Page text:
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A Prospero in Queen Elizabeth's Court: Shakespearean Astrology Part II

Elizabethan life easily provided all the material William Shakespeare could ever need to create his colorful and outrageous characters, even the fantastical ones. Its obsession with practical magic, and its practitioners, made sure of that.

As explained in Part I, consulting the motions of the planets for guidance was ubiquitous in all walks of life, from the very common to the rarefied. Not even royalty could escape its influence. But did anyone ever see them simply waltz down High Street to consult the local stargazer? No. So how does the Virgo (that's right) Queen Elizabeth find out her daily horoscope? Through court-appointed astrologers tasked with tutoring and advising the crown on matters celestial and pre-destined. The most famous and influential of the time was undoubtedly Dr. John Dee. But his fame lives on today through his influence on Shakespeare's Prospero in The Tempest.

Descended from gentlemen courtiers of Henry VIII, Dee graduated from Cambridge and traveled throughout Europe gaining a reputation as an excellent mathematician, astrologist, inventor, alchemist, and magician -- a real Renaissance man. By 1553 he's settling back in England as a rector and, only a year later, turning down a mathematics readership at Oxford; which seems like a bad move, but then, out of nowhere, Dee is casting horoscopes for Queen Mary and Princess Elizabeth as soon as 1555. (You can snub Oxford when your fortune-telling prospects look promising.) And despite being charged with the crime of "calculating" that escalated to treason against Mary that same year, that does not stop him from submitting to the queen a radical plan rewriting the standards for the preservation of books, manuscripts and records as well as proposing the creation of a national library -- both ideas were unfortunately unsuccessful. And yet, somehow, with Elizabeth's ascent to the throne in 1558, Dee advances to her personal astrological advisor, even selecting an auspicious day for her coronation (January 15, 1559), to finally experience the joy of wielding supreme executive power*. Well, until James I ruins everything and he dies in poverty and relative obscurity in 1608/9.

John Dee performing an experiment before Queen Elizabeth I. Oil painting by Henry Gillard Glindoni, late 19th century. Wellcome Library, London

In The Tempest, Prospero is the rightful Duke of Milan but has been disposed by his brother's schemes and, somewhat hilariously, by his extreme love of books. Discovering the plots against him too late, being "rapt in secret studies", Prospero flees with his daughter Miranda to a remote island to preserve his life, yes, but mostly so he can continue to study his arcane arts in peace and, oh yeah, plan revenge. Which is interesting since he didn't seem to care much for his dukedom anyway. But that's if you take him at his word, ("my library was dukedom large enough" and "mine own library with volumes that I prized above my dukedom") so who can really say? Either way, for the next 12 years he perfects his craft, enslaves the locals, frees trapped spirits (then enslaves them), and patiently waits for the right star to enact his plan. The play ends with the good ending happily, the bad unhappily, the dukedom rightfully restored, and all magics voluntarily relinquished. Maybe a kind reimagining on Shakespeare's part for the happily-ever-after Dee never got.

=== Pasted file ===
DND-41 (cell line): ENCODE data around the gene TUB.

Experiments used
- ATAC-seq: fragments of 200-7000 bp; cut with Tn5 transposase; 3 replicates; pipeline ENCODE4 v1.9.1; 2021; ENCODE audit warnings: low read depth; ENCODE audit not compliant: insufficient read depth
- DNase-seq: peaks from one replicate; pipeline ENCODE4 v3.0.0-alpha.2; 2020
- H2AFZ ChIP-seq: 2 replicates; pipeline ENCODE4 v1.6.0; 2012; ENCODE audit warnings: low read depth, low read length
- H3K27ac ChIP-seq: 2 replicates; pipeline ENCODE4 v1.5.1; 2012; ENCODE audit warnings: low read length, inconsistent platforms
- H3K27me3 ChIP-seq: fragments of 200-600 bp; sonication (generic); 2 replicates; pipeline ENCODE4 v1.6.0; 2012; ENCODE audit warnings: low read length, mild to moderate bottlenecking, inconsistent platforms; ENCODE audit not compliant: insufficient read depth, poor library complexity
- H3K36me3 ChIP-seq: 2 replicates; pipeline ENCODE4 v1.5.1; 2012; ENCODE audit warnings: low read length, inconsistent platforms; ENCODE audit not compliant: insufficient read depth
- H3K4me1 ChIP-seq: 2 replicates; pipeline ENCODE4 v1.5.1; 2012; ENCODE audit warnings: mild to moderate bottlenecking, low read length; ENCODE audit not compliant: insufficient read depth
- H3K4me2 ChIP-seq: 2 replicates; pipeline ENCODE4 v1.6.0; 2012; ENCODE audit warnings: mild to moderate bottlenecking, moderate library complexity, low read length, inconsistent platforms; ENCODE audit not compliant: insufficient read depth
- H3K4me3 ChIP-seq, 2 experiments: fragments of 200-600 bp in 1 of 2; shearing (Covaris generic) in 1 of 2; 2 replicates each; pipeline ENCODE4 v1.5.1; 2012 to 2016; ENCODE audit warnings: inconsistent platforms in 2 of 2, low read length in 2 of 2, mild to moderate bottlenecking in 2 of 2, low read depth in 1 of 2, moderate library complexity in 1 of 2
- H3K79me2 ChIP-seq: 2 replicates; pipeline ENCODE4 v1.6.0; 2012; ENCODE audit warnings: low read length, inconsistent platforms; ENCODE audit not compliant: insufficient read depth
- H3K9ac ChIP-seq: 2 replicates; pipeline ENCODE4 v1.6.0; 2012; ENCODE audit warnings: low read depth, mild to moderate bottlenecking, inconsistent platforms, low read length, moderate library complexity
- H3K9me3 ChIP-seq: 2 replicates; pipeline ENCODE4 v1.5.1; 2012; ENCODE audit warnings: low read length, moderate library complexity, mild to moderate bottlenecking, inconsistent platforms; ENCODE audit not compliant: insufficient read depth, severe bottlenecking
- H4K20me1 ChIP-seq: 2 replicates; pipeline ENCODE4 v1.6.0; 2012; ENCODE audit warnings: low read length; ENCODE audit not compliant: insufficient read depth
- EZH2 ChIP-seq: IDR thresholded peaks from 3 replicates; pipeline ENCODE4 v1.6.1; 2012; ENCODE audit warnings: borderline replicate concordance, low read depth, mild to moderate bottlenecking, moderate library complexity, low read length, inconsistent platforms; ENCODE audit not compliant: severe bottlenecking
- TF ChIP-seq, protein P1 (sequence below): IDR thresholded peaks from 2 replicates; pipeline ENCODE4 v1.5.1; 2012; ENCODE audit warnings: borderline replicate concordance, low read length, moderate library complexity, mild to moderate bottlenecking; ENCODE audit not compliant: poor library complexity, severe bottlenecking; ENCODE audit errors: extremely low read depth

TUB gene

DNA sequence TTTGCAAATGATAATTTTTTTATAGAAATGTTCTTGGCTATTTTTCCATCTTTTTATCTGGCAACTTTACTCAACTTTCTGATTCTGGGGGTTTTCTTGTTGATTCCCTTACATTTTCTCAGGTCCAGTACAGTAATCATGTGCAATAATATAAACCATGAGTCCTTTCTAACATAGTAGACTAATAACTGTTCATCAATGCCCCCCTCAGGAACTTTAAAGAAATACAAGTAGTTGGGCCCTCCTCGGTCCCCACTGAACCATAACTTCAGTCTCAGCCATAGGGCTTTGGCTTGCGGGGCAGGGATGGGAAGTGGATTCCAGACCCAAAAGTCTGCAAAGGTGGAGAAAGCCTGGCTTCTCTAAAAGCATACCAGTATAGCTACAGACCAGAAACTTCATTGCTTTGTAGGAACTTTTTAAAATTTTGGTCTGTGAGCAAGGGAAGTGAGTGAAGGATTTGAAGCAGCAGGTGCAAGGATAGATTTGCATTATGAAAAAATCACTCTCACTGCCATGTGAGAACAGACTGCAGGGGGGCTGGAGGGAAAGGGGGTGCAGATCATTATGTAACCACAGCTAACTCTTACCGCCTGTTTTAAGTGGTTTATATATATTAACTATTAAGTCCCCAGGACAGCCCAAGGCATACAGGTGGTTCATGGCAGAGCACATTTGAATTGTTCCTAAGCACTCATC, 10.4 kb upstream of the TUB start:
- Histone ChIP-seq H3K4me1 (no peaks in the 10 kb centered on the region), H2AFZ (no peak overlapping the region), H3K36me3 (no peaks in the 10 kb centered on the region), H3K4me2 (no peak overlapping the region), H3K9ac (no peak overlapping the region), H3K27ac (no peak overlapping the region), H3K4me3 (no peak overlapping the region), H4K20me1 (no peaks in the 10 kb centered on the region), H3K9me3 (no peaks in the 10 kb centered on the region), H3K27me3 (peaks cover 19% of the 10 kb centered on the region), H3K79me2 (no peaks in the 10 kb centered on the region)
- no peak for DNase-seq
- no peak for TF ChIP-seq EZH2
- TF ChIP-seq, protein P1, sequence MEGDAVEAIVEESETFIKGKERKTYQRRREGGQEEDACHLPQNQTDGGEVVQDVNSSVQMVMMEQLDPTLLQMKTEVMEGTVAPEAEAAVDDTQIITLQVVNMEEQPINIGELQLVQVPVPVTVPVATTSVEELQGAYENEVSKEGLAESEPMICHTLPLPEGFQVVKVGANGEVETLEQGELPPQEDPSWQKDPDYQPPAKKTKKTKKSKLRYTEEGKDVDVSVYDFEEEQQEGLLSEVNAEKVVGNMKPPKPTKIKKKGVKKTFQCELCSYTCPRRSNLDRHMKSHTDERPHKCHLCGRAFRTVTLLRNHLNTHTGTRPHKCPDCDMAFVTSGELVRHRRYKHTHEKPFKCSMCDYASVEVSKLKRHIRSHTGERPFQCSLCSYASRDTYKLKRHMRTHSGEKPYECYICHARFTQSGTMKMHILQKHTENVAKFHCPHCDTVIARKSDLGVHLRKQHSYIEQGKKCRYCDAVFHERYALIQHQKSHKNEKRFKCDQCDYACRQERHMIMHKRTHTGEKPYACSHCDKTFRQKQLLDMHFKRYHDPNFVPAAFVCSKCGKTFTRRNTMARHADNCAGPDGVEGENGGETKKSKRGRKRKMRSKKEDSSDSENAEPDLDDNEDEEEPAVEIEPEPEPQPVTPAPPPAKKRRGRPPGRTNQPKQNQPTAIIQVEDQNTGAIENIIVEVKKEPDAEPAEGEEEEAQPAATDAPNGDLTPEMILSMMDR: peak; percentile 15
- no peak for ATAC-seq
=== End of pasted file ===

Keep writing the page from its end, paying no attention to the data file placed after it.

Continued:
Before his political downfall, Dr. John Dee was famous for many things, but especially for collecting the largest library in England - over 3,000 printed books and 1,000 manuscripts. Like Prospero, they were his most beloved possessions. He was also known for his attempts to communicate with angels and spirits, similar to Prospero's Ariel. He spent years recording "angelic conversations" to decipher truths about creation, nature, and the lost angelic language Enochian.

While nothing concrete connects Shakespeare's Prospero to Dr. John Dee, scholars agree that the similarities are too many to ignore. And with such a character as Dr. John Dee before him, how could Shakespeare resist the temptation to pen Prospero into life?

*not really supreme power but very impressive - a list of Dee's accomplishments:

  • Coined the word "Britannia" and developed a plan for the British Navy.

  • First person to use Euclidean geometry for navigation and trained the first great navigators.

  • Developed the maps of and charted the Northeast and Northwest Passages.

  • An angel conjuror with his associate Edward Kelly.

  • A founder of the Rosicrucian Order in England.

  • He was an alchemist, cabalist, and hermeticist, as well as adept in esoteric and occult lore.

  • The translator of Euclid and wrote the famous Mathematical Preface, which mapped a system of the sciences based on math.

  • Commissioned by Elizabeth to establish the legal foundation for colonizing North America.

  • Built novelty theatrical machinery creating one of the first magic devices for stage.

Hebron, Malcolm. Prospero: a Renaissance Magus. British Library, 2016.

Lantz, Patricia. Understanding Astrology in the Elizabethan Era.

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